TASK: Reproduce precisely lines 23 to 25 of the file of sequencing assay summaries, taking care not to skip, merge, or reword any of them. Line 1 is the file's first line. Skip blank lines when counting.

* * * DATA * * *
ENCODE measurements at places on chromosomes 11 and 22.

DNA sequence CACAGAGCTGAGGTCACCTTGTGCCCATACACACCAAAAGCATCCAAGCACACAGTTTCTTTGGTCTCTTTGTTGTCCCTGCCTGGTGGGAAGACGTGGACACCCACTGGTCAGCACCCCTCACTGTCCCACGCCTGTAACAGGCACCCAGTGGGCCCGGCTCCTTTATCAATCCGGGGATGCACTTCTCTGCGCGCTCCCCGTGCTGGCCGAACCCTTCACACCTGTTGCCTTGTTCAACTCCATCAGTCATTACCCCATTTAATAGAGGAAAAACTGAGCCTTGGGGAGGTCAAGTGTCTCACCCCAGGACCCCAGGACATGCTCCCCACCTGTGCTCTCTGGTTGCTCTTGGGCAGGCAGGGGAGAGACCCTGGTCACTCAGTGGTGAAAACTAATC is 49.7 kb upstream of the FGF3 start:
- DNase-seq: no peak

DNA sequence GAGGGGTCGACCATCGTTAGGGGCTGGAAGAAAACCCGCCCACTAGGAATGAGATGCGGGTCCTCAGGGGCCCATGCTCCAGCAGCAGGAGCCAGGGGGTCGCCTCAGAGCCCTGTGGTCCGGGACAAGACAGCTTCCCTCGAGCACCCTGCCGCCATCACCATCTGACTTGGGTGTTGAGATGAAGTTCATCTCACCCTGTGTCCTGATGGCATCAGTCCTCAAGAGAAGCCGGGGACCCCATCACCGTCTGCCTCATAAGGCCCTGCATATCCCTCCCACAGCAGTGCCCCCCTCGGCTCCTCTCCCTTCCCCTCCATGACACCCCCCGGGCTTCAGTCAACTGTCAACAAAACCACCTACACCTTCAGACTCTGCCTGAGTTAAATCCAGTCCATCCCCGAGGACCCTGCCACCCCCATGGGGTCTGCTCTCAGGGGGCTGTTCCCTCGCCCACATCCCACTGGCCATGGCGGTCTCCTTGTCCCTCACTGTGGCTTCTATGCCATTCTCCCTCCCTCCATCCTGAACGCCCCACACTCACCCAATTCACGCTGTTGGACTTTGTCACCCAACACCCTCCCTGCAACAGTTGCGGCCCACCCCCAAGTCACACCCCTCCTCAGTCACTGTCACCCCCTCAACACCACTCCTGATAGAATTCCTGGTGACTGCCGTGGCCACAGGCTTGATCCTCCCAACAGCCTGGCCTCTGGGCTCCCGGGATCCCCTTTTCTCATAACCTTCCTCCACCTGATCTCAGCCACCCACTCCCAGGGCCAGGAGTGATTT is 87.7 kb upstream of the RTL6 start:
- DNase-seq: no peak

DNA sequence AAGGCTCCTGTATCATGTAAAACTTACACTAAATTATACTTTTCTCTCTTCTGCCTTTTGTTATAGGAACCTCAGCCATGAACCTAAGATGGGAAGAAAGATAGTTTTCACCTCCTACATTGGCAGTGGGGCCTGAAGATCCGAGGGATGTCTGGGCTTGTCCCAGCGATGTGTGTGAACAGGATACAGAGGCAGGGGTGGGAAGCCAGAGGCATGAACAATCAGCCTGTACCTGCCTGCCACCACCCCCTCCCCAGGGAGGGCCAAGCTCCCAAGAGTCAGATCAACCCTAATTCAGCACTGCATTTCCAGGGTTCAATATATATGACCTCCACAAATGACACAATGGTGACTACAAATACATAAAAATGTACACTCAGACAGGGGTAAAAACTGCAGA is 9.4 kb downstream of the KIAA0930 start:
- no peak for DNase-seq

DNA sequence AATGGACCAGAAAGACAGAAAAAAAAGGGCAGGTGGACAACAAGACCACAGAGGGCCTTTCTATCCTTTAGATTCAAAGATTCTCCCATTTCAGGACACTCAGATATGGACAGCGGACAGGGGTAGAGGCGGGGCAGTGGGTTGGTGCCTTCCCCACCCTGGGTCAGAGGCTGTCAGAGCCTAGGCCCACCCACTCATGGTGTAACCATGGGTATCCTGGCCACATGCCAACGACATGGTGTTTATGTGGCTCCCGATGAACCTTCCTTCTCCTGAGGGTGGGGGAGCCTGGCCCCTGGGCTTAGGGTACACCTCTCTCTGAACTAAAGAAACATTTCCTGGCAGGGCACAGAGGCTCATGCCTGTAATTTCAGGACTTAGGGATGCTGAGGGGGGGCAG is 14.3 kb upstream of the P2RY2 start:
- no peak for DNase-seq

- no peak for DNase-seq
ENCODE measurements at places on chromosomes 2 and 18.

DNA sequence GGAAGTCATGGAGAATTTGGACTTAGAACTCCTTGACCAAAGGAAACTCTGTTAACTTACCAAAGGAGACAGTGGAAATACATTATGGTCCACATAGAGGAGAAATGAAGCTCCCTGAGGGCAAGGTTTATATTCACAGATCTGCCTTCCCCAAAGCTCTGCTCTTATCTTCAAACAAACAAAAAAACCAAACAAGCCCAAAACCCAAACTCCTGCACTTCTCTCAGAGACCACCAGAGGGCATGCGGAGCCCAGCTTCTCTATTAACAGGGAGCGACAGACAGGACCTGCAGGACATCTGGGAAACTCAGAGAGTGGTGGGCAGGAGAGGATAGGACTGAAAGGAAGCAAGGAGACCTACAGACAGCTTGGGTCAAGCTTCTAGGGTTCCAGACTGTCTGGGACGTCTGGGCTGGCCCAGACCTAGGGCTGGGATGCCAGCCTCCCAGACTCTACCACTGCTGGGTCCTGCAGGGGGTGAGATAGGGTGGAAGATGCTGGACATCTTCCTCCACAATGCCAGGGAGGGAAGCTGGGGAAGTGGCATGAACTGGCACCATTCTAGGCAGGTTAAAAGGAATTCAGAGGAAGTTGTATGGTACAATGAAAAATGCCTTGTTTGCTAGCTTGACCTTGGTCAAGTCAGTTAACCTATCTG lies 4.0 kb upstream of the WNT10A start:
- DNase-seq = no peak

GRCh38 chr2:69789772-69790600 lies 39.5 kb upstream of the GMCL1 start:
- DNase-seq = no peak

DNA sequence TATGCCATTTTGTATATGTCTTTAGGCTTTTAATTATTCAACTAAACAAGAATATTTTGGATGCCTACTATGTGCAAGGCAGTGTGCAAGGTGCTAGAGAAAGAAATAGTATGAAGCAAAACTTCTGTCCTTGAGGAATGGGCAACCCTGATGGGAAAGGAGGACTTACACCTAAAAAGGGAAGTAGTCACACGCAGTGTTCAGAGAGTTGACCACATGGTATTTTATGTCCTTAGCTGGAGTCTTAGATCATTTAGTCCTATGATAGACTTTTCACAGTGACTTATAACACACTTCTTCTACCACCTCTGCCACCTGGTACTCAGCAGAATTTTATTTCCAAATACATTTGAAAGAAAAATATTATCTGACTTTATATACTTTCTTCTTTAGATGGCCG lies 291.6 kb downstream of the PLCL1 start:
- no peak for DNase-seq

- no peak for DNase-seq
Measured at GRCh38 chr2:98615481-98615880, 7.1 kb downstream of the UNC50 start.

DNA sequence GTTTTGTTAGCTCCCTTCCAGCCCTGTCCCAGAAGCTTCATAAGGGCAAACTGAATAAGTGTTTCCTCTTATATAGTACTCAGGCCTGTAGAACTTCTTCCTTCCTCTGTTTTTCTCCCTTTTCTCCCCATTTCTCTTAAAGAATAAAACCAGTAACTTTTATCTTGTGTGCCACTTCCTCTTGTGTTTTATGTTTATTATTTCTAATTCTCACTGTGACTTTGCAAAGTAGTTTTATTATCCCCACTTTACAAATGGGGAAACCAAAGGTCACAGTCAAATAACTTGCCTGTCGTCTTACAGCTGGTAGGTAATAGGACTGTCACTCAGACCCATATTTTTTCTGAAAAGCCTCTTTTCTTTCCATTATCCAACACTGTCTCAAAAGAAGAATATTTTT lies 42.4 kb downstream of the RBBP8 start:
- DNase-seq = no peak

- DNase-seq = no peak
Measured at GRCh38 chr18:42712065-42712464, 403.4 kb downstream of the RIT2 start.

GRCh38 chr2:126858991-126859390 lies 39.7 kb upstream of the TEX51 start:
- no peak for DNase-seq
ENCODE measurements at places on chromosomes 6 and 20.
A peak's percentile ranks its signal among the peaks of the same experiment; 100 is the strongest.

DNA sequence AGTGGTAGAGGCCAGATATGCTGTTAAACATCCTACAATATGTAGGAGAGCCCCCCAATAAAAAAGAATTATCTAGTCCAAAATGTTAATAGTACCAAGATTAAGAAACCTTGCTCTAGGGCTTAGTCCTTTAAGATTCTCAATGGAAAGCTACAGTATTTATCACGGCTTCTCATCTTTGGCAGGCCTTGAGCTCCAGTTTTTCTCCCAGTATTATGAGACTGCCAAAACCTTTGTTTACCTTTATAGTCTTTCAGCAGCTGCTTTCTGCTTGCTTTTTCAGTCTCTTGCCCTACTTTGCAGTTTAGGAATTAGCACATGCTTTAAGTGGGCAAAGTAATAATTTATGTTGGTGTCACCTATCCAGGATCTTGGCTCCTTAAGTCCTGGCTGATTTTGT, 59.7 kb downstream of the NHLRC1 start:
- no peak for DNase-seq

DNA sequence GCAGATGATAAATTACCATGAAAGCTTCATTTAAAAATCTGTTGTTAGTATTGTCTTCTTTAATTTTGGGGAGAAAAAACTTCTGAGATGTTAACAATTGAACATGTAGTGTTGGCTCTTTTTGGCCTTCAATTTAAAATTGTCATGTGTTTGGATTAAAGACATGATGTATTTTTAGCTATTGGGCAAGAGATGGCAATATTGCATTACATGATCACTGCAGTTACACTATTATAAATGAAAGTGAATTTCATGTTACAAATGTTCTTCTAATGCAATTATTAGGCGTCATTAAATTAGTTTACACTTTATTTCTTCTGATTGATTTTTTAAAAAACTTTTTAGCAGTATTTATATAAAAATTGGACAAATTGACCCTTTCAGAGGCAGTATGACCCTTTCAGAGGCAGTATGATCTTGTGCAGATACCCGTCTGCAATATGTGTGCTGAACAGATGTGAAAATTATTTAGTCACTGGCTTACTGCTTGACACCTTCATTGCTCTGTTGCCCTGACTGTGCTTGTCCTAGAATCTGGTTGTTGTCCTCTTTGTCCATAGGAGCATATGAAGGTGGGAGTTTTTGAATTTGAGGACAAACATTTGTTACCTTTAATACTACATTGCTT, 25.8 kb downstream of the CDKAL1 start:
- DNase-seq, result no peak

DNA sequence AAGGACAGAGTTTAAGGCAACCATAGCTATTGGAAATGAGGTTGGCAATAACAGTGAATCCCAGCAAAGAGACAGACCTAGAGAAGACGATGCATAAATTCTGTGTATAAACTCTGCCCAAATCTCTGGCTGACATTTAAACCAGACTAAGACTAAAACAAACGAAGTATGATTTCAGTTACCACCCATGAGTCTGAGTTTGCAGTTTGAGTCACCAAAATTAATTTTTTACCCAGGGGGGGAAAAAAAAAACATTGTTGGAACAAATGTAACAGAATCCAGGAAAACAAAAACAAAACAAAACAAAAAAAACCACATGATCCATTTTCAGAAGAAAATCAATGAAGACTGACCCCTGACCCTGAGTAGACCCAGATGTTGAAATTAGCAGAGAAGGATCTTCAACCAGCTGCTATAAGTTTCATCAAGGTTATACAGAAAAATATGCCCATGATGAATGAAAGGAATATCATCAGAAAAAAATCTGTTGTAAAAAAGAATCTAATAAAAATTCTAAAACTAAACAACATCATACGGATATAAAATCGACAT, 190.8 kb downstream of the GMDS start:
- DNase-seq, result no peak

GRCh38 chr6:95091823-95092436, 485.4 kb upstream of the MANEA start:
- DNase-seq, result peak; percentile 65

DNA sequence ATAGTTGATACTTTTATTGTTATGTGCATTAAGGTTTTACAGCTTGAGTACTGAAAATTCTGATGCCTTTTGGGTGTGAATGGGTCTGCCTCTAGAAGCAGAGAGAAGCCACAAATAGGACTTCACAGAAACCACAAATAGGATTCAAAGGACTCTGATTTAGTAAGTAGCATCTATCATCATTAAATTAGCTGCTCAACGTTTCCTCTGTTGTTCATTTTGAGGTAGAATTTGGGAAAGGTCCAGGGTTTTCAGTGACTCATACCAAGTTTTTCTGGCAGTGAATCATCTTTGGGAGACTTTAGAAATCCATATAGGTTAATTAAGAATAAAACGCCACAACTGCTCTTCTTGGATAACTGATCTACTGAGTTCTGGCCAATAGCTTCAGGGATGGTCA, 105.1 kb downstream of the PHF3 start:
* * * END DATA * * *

Measured at GRCh38 chr18:42712065-42712464, 403.4 kb downstream of the RIT2 start.

GRCh38 chr2:126858991-126859390 lies 39.7 kb upstream of the TEX51 start:
- no peak for DNase-seq